A New World: Travelling to America from Europe

My own Father never travelled to the Americas. I’m sitting listening to Dvorak’s “New World Symphony” in Providence Rhode Island. In a former time in the ‘Massachusett’ language this was a part of the country they referred to as The Dawnland, the inhabitants of which were the People of the first light. Dvorak’s music for the new world included European folk melodies with their own roots in a previous time, with memories and sources possibly not so dissimilar.   The melodies explored the paradoxical realm of one’s cultural roots being both remembered, and travelled away from; roots that have been obscured or made inaccessible by events, and the journey both away from that loss and toward an unknown yet open future where perhaps these spirits and essences may somehow be rejoined. Will they or won’t they? We don’t know, they are ideas, feelings, memories. The imagery of Longfellow’s Hiawatha finds a kind of Bohemian resonance in Czech dances and songs.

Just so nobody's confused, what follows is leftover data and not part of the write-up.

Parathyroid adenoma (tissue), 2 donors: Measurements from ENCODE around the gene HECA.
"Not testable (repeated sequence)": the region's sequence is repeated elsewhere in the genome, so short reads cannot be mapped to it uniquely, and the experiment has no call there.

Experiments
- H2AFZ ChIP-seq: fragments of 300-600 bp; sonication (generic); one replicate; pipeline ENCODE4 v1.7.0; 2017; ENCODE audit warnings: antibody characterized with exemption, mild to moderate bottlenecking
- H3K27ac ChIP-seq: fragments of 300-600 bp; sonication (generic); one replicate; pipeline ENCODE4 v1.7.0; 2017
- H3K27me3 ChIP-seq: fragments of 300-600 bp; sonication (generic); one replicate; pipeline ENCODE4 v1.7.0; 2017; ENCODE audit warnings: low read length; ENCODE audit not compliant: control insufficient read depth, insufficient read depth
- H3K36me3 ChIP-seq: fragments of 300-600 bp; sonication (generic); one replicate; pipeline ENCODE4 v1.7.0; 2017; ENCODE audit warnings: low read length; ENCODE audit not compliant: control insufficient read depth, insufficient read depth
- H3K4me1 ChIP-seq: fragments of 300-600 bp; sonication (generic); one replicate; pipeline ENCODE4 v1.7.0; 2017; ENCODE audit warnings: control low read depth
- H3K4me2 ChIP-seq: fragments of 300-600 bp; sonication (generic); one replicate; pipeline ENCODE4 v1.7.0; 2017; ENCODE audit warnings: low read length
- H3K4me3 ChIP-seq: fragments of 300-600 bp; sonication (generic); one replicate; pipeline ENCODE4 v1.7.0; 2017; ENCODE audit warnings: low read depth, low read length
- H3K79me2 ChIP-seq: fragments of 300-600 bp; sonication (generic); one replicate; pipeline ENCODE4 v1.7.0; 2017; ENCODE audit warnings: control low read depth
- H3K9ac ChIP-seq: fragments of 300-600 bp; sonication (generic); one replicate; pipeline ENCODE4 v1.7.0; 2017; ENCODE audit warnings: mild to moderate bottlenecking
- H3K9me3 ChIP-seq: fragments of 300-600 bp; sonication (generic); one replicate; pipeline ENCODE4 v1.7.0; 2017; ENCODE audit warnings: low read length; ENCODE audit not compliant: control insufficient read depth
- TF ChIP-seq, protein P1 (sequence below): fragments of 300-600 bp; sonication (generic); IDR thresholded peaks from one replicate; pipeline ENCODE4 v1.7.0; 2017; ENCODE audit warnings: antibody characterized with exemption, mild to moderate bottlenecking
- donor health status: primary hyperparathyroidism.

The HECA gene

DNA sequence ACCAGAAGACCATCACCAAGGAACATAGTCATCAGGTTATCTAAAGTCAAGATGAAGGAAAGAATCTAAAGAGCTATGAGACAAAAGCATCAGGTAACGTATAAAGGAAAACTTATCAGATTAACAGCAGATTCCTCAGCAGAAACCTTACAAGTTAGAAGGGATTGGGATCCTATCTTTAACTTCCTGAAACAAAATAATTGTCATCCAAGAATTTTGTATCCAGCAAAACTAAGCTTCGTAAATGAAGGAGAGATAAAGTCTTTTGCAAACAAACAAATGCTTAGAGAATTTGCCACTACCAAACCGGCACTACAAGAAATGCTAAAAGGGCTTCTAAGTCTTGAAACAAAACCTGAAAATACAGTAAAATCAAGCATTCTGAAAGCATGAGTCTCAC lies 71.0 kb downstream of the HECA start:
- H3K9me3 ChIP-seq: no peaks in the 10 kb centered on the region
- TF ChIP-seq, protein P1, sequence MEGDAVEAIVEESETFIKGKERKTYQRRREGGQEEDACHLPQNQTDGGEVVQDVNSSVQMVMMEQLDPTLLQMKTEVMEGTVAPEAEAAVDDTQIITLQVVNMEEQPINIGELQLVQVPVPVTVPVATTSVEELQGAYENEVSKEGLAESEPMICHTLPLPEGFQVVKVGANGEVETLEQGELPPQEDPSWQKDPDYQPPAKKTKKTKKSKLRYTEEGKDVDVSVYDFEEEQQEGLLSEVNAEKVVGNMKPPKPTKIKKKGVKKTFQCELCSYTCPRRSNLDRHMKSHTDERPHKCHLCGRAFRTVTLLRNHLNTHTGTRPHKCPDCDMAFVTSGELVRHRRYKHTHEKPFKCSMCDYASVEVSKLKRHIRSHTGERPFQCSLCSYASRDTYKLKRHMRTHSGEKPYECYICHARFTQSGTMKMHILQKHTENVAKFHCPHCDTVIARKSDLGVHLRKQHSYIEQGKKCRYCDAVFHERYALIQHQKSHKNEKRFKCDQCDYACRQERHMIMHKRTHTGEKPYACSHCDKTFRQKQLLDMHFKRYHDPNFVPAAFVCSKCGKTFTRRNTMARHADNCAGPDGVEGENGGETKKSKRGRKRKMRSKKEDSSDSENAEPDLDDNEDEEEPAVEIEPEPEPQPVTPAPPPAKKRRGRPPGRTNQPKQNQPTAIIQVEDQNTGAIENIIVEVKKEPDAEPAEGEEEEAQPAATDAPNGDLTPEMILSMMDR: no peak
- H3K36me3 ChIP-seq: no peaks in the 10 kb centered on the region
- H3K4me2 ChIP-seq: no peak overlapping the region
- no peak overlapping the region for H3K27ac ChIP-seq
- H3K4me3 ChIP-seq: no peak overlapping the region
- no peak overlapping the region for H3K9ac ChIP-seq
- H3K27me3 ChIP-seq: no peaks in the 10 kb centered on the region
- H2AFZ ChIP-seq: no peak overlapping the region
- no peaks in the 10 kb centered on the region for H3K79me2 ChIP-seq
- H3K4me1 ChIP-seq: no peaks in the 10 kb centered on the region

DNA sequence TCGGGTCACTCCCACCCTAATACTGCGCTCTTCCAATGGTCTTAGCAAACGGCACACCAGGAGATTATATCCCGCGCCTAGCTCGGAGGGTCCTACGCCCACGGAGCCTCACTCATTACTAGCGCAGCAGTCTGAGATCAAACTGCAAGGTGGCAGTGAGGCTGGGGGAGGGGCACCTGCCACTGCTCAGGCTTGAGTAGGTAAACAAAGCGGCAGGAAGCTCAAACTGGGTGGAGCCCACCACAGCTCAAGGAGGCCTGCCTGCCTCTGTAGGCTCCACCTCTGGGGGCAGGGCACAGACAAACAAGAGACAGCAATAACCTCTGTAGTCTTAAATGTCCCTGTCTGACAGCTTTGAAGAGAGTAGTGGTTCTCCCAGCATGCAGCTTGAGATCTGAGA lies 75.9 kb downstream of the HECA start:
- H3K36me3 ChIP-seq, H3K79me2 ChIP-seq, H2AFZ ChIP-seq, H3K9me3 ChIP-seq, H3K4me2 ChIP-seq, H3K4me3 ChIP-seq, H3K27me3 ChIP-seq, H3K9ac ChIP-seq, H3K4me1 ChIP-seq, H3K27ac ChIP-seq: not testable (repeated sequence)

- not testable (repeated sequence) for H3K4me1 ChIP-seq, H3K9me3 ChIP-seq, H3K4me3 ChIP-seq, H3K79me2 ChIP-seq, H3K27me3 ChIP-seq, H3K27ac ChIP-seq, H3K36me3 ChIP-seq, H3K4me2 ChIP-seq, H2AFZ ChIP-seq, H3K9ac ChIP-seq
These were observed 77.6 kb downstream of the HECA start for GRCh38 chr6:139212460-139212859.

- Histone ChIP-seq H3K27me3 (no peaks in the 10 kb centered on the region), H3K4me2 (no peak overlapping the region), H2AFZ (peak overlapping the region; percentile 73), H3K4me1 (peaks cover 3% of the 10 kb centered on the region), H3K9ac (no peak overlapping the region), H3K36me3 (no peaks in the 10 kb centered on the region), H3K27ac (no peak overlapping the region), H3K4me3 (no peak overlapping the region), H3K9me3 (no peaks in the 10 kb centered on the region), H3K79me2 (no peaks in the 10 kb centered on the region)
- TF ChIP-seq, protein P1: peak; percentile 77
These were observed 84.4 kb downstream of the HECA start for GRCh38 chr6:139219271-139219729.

My father enjoyed this music but I wonder what it was to him? In what ways have myself and he made this journey? He and his own father and that generation of fathers were caught up in the first and second world wars of the twentieth century. My father’s enjoyment of travel was taken to Europe- to France, Germany, Italy, Austria. The ‘New World Symphony’ was played on the record player often in my family home in Buckinghamshire, England when I was a child. For me it is one of those sound pictures or backgrounds that formed an unregarded part of familiar life at home, and which I took to be a defining example of ‘classical music’. From the standpoint of now in the year 2007, on hearing this music I can see mental images of leisurely arrival by ship into New York harbour, with the grey skyscrapers of the 1930’s looming in the background, of Ellis Island and the reaches of Manhattan. The music takes on yet another conceptual space; that of something that never happened, something that was for a time an aesthetic sensibility suspended upon the ocean, only existing in transit, never actualised either at source or at destination. But a source of strength when one has neither to hand and must create a space in which to be able to live.

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